The Norwegian progressive metallers fronted by Emperor frontman Ihsahn’s brother in law have gone from strength to strength in recent years and quietly slipped out from the shadows and into the mainstream with their particular brand of experimental and progressive music. Malina surprised fans this year with a more radio-friendly turn that lost some of singer Solberg’s harsher vocals and weirder moments. I’ll leave it up to you to decide whether or not that’s a good thing, but there’s no question that Malina is musically highly competent. The melancholic feel of opening track Bonneville is still my favourite by quite a long way, but the perfectly-structured single From The Flame is a wonderful example of how the band can compact their music into a more accessible format whilst still retaining their unique charm. This kind of weighty and emotionally fraught music demands to be played on vinyl in a dusty room as raindrops beat on your windowpane. Solberg sings to us about emotions that are outside the normal range for us mere mortals, but I certainly enjoy feeling them along with him. My favourite album of the year.
Cradle of Filth – Cryptorania
Twenty odd years ago when Cradle of Filth got bored of po-faced ‘classic’ black metal and decided to write bizarre conceptual epics that mix symphonic metal with tongue in cheek faux black metal and basically whatever else they found lying around, few would have thought that they’d still be churning out top quality albums in 2017. But they are, and in fact they’re doing it with aplomb. Whilst there may have been a couple of blips in their timeline, and none of the original band members bar Dani are still in the fold, they’ve managed to come roaring back with some of the best songs they’ve ever produced. Like or loathe Dani’s shrieky vocals or the band’s over the top theatricals, they’re certainly not going anywhere. However the songwriting here is surprisingly mature. Far less of the corny voiceovers that were oh-so popular ten years ago and more straightforward metal that doesn’t take any prisoners. Tracks like Heartbreak and Séance and You Will Know The Lion By His Claw bring together all the very best elements of their work to date, polished in a way that they haven’t been before. The new additions to the band seem to have breathed fresh air into the creative process, resulting in exceptionally tight guitar work, really powerful melodies and neatly structured songwriting that’s a far cry from the OTT stuff they used to favour. Even the guitar solos (good ones) are back from the depths of the grave. After almost writing themselves off with a series of weaker albums, this one is genuinely good enough to stand up against the other top albums released last year.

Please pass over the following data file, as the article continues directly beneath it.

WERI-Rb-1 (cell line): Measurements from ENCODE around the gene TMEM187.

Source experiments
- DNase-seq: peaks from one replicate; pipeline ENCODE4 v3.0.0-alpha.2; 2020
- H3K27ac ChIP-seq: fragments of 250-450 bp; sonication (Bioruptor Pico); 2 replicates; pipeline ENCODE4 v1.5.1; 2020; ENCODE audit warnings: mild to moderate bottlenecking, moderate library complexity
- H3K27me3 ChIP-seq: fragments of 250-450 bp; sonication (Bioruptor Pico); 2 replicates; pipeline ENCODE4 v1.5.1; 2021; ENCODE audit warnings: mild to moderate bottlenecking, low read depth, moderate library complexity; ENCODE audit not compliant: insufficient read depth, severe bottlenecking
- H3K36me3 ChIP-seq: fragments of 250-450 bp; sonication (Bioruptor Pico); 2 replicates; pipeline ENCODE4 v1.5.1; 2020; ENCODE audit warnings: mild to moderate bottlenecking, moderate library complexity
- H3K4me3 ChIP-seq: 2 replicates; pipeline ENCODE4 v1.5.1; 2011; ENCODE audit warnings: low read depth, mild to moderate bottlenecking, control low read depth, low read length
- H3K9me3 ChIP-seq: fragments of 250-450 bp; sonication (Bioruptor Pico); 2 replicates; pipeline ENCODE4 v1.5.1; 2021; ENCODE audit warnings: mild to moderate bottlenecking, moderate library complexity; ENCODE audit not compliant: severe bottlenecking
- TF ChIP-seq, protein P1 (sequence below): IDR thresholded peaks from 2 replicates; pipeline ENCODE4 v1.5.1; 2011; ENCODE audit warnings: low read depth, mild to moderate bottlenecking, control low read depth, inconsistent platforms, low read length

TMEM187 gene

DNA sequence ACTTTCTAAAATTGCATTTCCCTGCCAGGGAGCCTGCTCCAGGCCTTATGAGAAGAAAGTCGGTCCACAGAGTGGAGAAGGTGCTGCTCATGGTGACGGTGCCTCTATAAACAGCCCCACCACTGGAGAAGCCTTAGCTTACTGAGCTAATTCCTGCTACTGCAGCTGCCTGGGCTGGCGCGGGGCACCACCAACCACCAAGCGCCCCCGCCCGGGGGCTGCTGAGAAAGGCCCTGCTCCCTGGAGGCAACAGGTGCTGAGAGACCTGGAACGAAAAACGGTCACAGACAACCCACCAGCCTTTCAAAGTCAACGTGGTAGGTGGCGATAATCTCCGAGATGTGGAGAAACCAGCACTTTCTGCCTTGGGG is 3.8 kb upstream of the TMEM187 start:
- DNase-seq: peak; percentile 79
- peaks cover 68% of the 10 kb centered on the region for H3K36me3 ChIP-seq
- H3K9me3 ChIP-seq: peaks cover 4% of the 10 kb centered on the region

Marilyn Manson – Heaven Upside Down
After close to three decades of shocking parents and teachers, Marilyn Manson have once again served up ten new slices of irreverent industrial metal on Heaven Upside Down. Seemingly effortlessly mixing metal and danceable electronica on catchy new tracks like Revelation 12, Say 10 and Tattoed In Reverse, Manson don’t stray too far from their well-worn formula, but then again they do do it better than any of the other copycats that they’ve spawned in their wake. Be prepared for songs that are sure to get you out of your chair and get stuck in your head. In his own words, Mr Manson intended the album to ‘f*** sh** up’ rather than change the world, and this is pretty much the effect he has achieved. A guaranteed good time.
Arch Enemy – Will to Power
Arch Enemy’s change of vocalist from the revered Angela Gossow to Canadian singer Alissa White-Gluz was predictably met with premonitions of doom from purists, but the monumental War Eternal shattered all but the hardest of melodic death hearts, and Will To Power packs almost as much of a punch as its predecessor. If the ‘inspirational quote’ lyrics of the first single The World Is Yours left you a little cold, don’t dismiss the rest of the album quite yet. Arch Enemy have been at the top of the melodic death metal scene for two decades for a reason. They’re spectacular heavy metal musicians, tearing out riffs that are as catchy as they are visceral. Alissa shines even more here, with a ferocious intensity to her harsh vocals that elevates the music to the next level. The Race, Murder Machine and The Eagle Flies Alone are as good as anything on classic albums like Doomsday Machine. Maybe the heaviness of their music has been toned down a notch in favour of perfectly crafted melodic guitars, but the energy and power of the songs should not disappoint. Let the masters show you how it’s done.
What have been your favourites? Let us know!